June 26, 2005

N.J. Town Names Street After Holocaust Rescuer Varian Fry


A large crowd of local residents and dignitaries was on hand as the town of Ridgewood, New Jersey named a street after its most famous native son, Holocaust rescuer Varian Fry, on June 26, 2005.

The featured speaker was William S. Bingham, son of Hiram Bingham IV, the U.S. diplomat who secretly worked with Fry in rescuing more than 2,000 of the world’s most famous artists and writers from Vichy France.

Bingham, an active member of the Wyman Institute’s They Spoke Out network, has spoken at Wyman Institute conferences in New York City and Boston. (Bingham, along with Mrs. Annette Fry and Bella Chagall Meyer, will speak at the Wyman Institute’s third national conference, at the Fordham University School of Law on September 18, 2005.)

Also speaking at the Ridgewood event were Izzy Canner, a New Jersey resident who was rescued by Fry and Bingham; Wyman Institute director Dr. Rafael Medoff; Ridgewood Mayor David Pfund; Rabbi Gil Steinlauf of Temple Israel in Ridgewood; and Rev. Kent Smith of West Side Presbyterian Church, where the Fry family worshipped during the 1930s. Village Council member Kim Ringler Shagin served as Master of Ceremonies.

Earlier this year, the Ridgewood Village Council voted to approve ”Varian Fry Way” in response to a petition by local resident Catherine Taub, founder of the Committee to Honor Varian Fry in Ridgewood. In 2001, Mrs. Taub arranged for the Ridgewood Library to host an exhibit about Fry; more than 7,000 people viewed the library’s exhibit.

During 1940-1941, Fry traveled to Vichy France, where he established a clandestine network to rescue refugee intellectuals, artists and musicians. Among those he rescued were artists Marc Chagall, Marcell Duchamp, Max Ernst, and Jacques Lipschitz; writers Franz Werfel and Lion Feuchtwanger; philosopher Hannah Arendt; and Andre Breton, founder of Surrealism. He also helped rescue British pilots who had been shot down by the Germans over France, and he provided important assistance to the Free French underground, for which he was later awarded the Cross of the Legion of Honor.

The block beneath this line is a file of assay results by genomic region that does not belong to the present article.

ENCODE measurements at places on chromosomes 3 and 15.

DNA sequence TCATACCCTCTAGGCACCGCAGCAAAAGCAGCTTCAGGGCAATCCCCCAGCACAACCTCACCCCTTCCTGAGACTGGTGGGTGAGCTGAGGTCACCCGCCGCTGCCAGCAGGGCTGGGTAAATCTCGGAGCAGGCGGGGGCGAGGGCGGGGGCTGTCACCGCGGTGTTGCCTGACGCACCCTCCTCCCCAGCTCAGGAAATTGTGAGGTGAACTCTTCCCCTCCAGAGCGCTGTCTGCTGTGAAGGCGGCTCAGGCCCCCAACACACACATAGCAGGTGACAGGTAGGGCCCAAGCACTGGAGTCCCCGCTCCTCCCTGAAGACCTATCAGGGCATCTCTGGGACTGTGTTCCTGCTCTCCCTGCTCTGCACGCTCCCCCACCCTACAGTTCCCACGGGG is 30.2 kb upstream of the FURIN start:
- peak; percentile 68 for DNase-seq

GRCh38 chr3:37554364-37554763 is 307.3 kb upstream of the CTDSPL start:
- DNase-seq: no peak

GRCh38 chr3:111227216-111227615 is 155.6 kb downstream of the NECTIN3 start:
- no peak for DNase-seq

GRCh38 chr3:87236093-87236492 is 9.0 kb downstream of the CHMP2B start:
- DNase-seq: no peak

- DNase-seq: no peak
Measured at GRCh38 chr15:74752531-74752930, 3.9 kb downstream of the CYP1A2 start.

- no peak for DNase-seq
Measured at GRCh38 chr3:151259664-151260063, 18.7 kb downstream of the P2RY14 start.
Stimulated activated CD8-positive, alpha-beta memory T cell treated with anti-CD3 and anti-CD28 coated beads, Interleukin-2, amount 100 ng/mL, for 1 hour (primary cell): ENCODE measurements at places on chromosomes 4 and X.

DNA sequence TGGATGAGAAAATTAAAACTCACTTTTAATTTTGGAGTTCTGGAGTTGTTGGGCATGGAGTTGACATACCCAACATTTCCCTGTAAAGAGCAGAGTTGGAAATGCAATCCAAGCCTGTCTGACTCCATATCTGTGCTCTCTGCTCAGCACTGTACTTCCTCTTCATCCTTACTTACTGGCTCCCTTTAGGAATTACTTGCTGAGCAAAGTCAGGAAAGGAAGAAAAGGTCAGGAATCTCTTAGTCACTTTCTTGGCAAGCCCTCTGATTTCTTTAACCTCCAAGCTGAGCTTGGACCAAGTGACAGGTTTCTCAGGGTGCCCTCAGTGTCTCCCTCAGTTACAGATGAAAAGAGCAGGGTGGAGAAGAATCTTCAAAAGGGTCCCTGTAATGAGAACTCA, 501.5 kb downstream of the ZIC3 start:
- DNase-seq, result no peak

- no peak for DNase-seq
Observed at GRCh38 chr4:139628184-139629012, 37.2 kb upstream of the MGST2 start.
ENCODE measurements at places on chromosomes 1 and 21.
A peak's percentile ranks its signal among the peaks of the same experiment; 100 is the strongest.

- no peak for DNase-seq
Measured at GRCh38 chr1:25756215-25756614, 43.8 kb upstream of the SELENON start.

A key figure in Fry’s rescue network –Fry called him ”my partner in the ‘crime’ of saving lives”– was the U.S. vice-consul in Marseilles, Hiram (Harry) Bingham IV. Defying his superiors, Bingham hid refugees in his rented villa and provided Fry with documents needed to protect the refugees he was assisting.

The State Department, which strongly opposed bringing refugees to the United States, put an end to Fry’s activity by refusing to renew his passport and by transferring Bingham to Portugal. Both men passed away long before their rescue work gained public attention.

Last year, the Wyman Institute persuaded the Chicago City Council to name a street after Ben Hecht, to honor his Holocaust rescue activism. Earlier this year, at the Wyman Institute’s suggestion, the governor of Utah proclaimed Elbert Thomas Day, to honor the U.S. Senator from Utah who played a key role in promoting rescue of Jewish refugees.